Farming outside the box

Organic and natural food expert Joel Salatin urges local growers to experiment
Sustainable-farming advocate Joel Salatin, left, of Virginia-based Polyface Farms, whose farming practices have been featured in books and an Oscar-nominated documentary film, talks to a group touring Yale Creek Ranch in the Little Applegate Valley on Friday.Jim Craven

APPLEGATE VALLEY — Joel Salatin, a leading light in the local food movement, met with several dozen local farmers and ranchers on a warm February day that made him wonder aloud about returning to snowbound Virginia.

A practitioner of natural and organic farming, Salatin has little need for massive investment in machinery and other components associated with USDA-approved corporate food production.

Joel Salatin's beef production formula

Joel Salatin likens good beef production to a pie, each slice lending a necessary element.

"You don't want a pie with a piece missing," he said.

The components include: genetics, forage, age, minerals, adrenaline, hang-time after slaughter and cooking.

"Pie slices differ from place to place," Salatin said. "You can compensate for poor genetics with excellent grass."

Genetics contribute to tenderness; smaller cattle marble quicker; the right minerals help the tissue relax after slaughter.

His cattle lead unstressed lives. They often journey through the corral where they are gathered to go to the slaughterhouse then exit the other side to a new feeding area.

When restaurants carrying his beef take orders, anyone requesting steaks to be cooked more than medium rare are asked to select another item on the menu.

"I'm into stewardship and creating value," Salatin said. "I'm into multiple-use equipment instead of the single-use equipment that enslaves farmers."

After presenting an overview of his Polyface Farm in Virginia at the Upper Applegate Grange, Salatin roamed nearby Yale Creek Ranch in the Little Applegate Valley on Friday, observing organic farming as it's practiced on 83 acres in Southern Oregon.

Yale Creek Ranch raises cows, sheep, chickens and field seeds. More recently it added goats and pigs to its repertoire.

"I'm still trying to figure out how to orchestrate it," admitted manager Tim Franklin.

Salatin had a variety of hints and strategies, as well as homespun encouragement.

"Nobody ever does it right the first time," he said. "Be liberated and keep trying things."

Salatin calls himself a grass farmer who uses animals to fertilize and mow his fields in the Shenandoah Valley.

"We're co-conspirators in the land-healing ministry," he said. "We don't put anything in them we couldn't eat."

The intersection of riparian areas, marsh and open land is a critical element of his pursuit.

"I've never planted a seed or used chemical fertilizer. I'm using pigs as biological tools," he said. "An acre of grass sequesters more carbon than an acre of trees. If everybody with cows used (his farm's) technique, in 10 years we would sequester all the carbon produced since the beginning of the industrial age."

The herbivores and perennials on his farm have "a wonderful symbiotic relationship," Salatin said.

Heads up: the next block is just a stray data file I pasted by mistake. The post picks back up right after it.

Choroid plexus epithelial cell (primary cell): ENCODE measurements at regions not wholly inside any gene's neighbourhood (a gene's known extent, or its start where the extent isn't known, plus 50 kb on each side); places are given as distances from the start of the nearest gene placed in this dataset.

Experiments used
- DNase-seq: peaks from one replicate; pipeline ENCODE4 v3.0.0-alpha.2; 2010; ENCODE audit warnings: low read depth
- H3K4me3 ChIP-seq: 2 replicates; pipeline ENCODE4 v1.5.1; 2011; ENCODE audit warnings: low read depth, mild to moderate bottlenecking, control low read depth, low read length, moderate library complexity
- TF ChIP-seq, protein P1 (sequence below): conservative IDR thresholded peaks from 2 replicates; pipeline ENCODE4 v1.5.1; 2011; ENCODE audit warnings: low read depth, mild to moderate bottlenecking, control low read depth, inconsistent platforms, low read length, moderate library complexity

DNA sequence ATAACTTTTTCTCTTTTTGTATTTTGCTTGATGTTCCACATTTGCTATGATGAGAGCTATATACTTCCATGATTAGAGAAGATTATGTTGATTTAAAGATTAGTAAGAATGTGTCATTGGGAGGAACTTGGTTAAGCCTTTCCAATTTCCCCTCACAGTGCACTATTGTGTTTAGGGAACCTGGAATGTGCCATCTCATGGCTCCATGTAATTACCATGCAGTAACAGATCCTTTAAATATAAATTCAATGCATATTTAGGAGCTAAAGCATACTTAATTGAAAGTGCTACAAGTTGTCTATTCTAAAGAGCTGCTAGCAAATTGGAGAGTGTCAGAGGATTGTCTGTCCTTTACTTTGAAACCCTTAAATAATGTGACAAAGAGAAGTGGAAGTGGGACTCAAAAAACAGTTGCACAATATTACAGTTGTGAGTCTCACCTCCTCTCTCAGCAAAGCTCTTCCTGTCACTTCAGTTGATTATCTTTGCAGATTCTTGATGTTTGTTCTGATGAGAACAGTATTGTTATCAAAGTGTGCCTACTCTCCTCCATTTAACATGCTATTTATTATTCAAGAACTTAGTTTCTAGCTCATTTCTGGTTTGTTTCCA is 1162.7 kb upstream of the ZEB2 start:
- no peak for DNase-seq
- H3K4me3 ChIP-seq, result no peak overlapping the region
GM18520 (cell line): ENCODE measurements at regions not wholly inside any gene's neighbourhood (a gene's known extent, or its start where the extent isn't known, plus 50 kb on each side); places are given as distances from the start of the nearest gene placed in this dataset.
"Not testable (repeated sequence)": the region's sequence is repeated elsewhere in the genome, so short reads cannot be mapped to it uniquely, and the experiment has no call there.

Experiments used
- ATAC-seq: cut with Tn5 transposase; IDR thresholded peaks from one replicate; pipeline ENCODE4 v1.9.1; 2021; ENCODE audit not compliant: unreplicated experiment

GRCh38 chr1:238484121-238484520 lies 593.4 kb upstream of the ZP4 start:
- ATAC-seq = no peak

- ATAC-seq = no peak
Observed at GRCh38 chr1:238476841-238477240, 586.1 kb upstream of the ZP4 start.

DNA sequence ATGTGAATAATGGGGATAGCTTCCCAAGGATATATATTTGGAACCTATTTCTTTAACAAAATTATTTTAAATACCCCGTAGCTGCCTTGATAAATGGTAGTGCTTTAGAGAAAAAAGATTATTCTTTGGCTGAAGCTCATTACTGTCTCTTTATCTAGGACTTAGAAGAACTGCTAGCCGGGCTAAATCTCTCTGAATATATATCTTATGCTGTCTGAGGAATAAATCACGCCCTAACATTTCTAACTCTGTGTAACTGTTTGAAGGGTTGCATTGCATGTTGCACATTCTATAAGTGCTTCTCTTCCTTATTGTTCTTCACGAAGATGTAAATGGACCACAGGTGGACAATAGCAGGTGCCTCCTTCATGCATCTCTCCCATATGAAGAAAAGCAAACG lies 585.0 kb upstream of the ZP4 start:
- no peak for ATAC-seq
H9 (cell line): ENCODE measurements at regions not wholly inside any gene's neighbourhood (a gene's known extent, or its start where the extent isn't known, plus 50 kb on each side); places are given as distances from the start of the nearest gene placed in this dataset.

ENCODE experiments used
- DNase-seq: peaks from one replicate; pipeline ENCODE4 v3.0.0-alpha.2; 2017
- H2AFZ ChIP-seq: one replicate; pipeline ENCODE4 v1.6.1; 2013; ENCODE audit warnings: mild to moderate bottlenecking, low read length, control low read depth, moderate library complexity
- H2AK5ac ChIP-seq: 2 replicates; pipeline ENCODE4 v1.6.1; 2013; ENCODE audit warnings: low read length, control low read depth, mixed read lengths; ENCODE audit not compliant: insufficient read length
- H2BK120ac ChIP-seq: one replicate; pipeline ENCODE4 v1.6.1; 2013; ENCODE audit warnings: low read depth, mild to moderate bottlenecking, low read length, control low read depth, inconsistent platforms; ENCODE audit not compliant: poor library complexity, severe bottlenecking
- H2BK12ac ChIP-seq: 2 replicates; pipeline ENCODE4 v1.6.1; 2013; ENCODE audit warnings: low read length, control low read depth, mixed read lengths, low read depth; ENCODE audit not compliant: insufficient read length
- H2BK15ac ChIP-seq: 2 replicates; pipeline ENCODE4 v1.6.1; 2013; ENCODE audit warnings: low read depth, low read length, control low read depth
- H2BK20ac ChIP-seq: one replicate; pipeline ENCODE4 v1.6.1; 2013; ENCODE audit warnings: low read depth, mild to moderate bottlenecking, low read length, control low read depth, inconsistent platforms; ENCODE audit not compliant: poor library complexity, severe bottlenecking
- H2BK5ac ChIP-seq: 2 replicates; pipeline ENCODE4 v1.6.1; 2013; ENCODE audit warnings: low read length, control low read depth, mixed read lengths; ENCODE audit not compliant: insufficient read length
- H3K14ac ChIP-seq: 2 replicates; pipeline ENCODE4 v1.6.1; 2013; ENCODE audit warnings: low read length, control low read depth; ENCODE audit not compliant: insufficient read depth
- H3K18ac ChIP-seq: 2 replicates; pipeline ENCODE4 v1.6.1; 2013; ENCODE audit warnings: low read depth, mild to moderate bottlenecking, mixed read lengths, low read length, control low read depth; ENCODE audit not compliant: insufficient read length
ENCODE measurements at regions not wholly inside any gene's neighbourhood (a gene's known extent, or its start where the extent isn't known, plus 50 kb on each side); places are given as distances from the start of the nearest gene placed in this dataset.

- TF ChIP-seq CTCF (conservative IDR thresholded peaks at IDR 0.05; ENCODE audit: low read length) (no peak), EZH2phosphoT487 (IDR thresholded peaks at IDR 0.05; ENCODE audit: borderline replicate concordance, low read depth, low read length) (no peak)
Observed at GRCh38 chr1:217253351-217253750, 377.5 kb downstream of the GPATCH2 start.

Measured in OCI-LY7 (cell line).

"We don't want sterile, we want active biology. We depend on bacteria, there would be no cheese, wine or sauerkraut without bacteria.

His animals are always moving, they are mobbed up to fend off predators, mowing the grass and performing a variety of roles.

Every plant and animal has its niche on his farm, Salatin said. In a culture that views animals as inanimate plasma, Polyface provides and ethical and moral framework from field to fork.

People have a relationship with their food, he said. "There's a courtship, relationship and romance leading up to an intimate experience."

"The weak link on your farm and mine is between our ears," he said. "We have to think outside the box to unleash and leverage our resources."

Unlike some of his farming neighbors, Salatin said he welcomed the "McMansion" crowd to his neck of the woods. Some farmers have been worrying about declining markets for nearly a century. "When the market is coming to us," he said "Let's embrace it."

Nonetheless, Salatin is not a big believer in farmers markets.

"They are what I call frustrating impediments to market penetration," he said. "They are destinations so you have to go there at a certain time, and our customers might have a Nutcracker performance, an elders meeting or be coming home from Little League practice."

He thinks a common cash register would improve the markets as well.

The 53-year-old farmer has written a half-dozen books and spends much of his time traveling around the world as a spokesman for local food production. His varied audiences across the political spectrum share a desire to produce and eat better food in the face of a culture where cheap — but not necessarily healthful — food has dominated the shelves and counters.

"They want me to tell them they can succeed," Salatin said. "We can actually do this, that it's credible and not pie-in-the-sky. The demand is there for a local food system."

He later spoke to 500 people Friday night at North Medford High School, relating a message that gained prominence when he appeared in the documentary film "Food Inc."

Salatin doesn't worry about those who disagree with his perspective.

"If I can find someone who agrees with me 60 percent of the time," he said. "I've got a buddy. The present system is going to unravel from the bottom up."

Reach reporter Greg Stiles at 541-776-4463 or e-mail

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